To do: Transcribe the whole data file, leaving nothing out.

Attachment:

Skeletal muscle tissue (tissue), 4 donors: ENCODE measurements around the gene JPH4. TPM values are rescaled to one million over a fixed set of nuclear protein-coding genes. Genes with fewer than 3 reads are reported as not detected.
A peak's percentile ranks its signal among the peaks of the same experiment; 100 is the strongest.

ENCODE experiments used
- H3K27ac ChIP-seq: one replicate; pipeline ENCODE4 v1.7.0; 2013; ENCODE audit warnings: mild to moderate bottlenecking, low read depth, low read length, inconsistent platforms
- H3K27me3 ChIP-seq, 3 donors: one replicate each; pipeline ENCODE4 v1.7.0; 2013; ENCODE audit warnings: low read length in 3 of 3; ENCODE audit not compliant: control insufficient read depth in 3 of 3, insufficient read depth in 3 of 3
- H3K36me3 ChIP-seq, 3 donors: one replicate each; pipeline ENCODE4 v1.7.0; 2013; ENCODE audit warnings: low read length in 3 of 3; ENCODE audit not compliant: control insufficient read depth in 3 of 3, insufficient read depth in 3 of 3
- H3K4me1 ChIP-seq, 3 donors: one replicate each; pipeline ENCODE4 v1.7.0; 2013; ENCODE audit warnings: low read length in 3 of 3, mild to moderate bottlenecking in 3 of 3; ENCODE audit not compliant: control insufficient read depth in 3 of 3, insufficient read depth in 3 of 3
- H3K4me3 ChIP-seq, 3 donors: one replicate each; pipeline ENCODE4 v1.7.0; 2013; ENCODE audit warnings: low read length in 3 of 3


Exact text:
Skeletal muscle tissue (tissue), 4 donors: ENCODE measurements around the gene JPH4. TPM values are rescaled to one million over a fixed set of nuclear protein-coding genes. Genes with fewer than 3 reads are reported as not detected.
A peak's percentile ranks its signal among the peaks of the same experiment; 100 is the strongest.

ENCODE experiments used
- H3K27ac ChIP-seq: one replicate; pipeline ENCODE4 v1.7.0; 2013; ENCODE audit warnings: mild to moderate bottlenecking, low read depth, low read length, inconsistent platforms
- H3K27me3 ChIP-seq, 3 donors: one replicate each; pipeline ENCODE4 v1.7.0; 2013; ENCODE audit warnings: low read length in 3 of 3; ENCODE audit not compliant: control insufficient read depth in 3 of 3, insufficient read depth in 3 of 3
- H3K36me3 ChIP-seq, 3 donors: one replicate each; pipeline ENCODE4 v1.7.0; 2013; ENCODE audit warnings: low read length in 3 of 3; ENCODE audit not compliant: control insufficient read depth in 3 of 3, insufficient read depth in 3 of 3
- H3K4me1 ChIP-seq, 3 donors: one replicate each; pipeline ENCODE4 v1.7.0; 2013; ENCODE audit warnings: low read length in 3 of 3, mild to moderate bottlenecking in 3 of 3; ENCODE audit not compliant: control insufficient read depth in 3 of 3, insufficient read depth in 3 of 3
- H3K4me3 ChIP-seq, 3 donors: one replicate each; pipeline ENCODE4 v1.7.0; 2013; ENCODE audit warnings: low read length in 3 of 3